While secular cults also exist, they are not as numerous as religious cults. The most obvious example of a secular cult is the Larouche organization (the group which in 2010 was responsible for the Obama/Hitler photo during the turmoil leading up to the Affordable Care Act; the oft-renamed renamed group goes back to the 1970s). Another obvious example is the puritanical, dictatorially controlled Revolutionary Communist Party. Other examples include, arguably, multi-level marketing (MLM) organizations, though some, notably Amway, are religious and have a specifically Christian-conservative orientation. (Whether Amway, Herbalife, and other similar MLM companies are commercial cults, pyramid schemes, or legitimate businesses is an open question.)
2. Irrationality. Cults discourage skepticism and rational thought. As James and Marcia Rudin note in Prison or Paradise: The New Religious Cults:
The groups are anti-intellectual, placing all emphasis on intuition or emotional experience. “Knowledge” is redefined as those ideas or experiences dispensed by the group or its leader. One can only attain knowledge by joining the group and submitting to its doctrine. One cannot question this “knowledge.” If a follower shows signs of doubting he is made to feel that the fault lies within himself, not with the ideas… (p. 20)
It’s also common for cult leaders to tell their followers that doubt is the work of the devil. The Unification Church in particular has institutionalized the practices of equating doubt with sinfulness and satanic influence, and of attempting to stamp out independent thought. Some of the Church’s most common slogans (for internal use) are “Your Mind Is Fallen,” “Stamp Out Doubt,” and “No More Concepts” (cited in Crazy for God, by Christopher Edwards).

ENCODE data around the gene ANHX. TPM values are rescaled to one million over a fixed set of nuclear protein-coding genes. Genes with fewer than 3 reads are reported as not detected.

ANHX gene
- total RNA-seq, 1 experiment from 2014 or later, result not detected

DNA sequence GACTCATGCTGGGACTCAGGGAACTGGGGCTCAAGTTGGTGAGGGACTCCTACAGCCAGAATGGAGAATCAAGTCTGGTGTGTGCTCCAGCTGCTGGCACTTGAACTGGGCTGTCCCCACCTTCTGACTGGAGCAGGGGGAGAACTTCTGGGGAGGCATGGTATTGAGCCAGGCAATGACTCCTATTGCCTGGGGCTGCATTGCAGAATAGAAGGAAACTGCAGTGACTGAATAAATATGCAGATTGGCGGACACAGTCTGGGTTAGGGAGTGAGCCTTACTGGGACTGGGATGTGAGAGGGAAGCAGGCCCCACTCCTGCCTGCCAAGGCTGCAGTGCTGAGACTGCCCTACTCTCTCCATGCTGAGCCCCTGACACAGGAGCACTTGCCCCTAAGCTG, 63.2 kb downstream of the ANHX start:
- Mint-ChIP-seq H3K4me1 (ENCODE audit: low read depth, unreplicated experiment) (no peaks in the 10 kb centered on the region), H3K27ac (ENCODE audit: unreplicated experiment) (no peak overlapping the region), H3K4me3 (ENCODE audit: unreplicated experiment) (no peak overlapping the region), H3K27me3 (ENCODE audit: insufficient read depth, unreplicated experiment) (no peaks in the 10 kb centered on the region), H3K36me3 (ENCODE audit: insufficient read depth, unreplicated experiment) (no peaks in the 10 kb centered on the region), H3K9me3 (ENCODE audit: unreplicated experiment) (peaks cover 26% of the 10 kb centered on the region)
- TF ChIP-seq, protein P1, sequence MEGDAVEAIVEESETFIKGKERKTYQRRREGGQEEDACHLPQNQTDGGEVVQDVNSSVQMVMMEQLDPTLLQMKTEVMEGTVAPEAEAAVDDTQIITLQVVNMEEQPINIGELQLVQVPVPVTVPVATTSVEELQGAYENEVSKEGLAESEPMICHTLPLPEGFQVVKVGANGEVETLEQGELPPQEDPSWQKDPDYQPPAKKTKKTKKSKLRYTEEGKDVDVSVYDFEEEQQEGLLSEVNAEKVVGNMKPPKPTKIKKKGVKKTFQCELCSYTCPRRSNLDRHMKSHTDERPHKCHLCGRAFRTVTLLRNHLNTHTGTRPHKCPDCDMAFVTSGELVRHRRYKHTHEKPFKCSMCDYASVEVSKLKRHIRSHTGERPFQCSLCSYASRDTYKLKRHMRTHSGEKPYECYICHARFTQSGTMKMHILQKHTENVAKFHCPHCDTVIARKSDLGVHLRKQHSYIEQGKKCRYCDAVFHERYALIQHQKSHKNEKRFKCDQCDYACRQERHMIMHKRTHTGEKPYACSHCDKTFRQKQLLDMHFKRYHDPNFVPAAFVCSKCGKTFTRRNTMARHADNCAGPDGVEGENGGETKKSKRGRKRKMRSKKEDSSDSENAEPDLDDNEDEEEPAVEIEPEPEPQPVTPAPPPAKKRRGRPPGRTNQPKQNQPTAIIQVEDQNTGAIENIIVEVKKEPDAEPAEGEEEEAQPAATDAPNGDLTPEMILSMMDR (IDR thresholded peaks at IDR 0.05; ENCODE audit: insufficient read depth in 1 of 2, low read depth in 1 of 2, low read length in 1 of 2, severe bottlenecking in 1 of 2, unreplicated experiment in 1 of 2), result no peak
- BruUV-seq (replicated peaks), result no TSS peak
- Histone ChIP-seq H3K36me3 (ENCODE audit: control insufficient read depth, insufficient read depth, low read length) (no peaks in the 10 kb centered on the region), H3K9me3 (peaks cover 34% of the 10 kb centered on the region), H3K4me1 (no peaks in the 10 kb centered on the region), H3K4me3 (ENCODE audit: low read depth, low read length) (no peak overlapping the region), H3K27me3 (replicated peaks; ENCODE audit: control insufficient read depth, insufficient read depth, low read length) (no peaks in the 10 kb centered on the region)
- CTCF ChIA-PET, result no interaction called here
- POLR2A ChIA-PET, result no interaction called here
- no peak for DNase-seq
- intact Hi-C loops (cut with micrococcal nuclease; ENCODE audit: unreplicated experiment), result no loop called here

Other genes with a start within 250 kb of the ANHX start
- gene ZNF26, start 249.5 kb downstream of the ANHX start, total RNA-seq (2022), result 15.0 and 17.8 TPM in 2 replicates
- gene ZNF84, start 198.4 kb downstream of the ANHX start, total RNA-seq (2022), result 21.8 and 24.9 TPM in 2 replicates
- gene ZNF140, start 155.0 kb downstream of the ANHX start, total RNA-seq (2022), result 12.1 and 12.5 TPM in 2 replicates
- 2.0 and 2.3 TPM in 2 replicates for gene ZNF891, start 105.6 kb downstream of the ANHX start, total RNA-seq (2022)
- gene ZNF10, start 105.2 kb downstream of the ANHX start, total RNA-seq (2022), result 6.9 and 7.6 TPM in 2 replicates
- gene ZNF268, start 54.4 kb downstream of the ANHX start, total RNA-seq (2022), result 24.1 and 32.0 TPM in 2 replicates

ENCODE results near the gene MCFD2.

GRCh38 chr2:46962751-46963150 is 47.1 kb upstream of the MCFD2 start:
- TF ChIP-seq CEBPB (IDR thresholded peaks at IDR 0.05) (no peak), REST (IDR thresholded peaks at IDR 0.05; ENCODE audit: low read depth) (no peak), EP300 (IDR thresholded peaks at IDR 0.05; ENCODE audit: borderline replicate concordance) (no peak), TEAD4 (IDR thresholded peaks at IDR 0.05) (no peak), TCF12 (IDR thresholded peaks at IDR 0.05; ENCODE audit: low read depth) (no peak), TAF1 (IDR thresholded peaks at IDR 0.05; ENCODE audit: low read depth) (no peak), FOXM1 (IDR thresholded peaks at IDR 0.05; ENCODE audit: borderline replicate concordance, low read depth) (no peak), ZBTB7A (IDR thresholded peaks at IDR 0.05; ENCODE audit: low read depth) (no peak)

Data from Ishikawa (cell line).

If members of cults persist in having doubts, they’re accused of being under satanic influence and excommunicated or, in extreme instances, murdered, as in Ervil LeBaron’s Lambs of God.
3. Dogmatism. Cults invariably have The Truth and are highly antagonistic to to those who question it. The Truth is invariably revealed in a cult’s sacred texts or in the pronouncements of its leader(s). It is beyond question, and to voice doubts is seen as, at best, a sign of being under satanic influence. This is clearly the case in the Unification Church, where doubts invariably come directly from Satan, and it’s common in secular cults. In Thought Reform and the Psychology of Totalism, Robert Jay Lifton notes that the Chines Communist true believers attribute deviation from revealed Truth to “bourgeois influence.” (p. 432).
4. A Chosen-People Mentality. Given that cultists are alone in possessing a very precious commodity, The Truth, they almost always view themselves as better than other people, which means that nonbelievers and members of rival sects are frequently seen as less than human, if not outright tools of the devil. This attitude of superiority often manifests itself in an “ends justify the means” mentality and in the use of violence against outsiders or against heretic’s within the group. The most lurid examples of such violence are currently being provided by Islamic cults such as Boko Haram and ISIS, though such violence also occurs in Christian and Mormon cults, such as The Church of the Blood of the Lamb of God.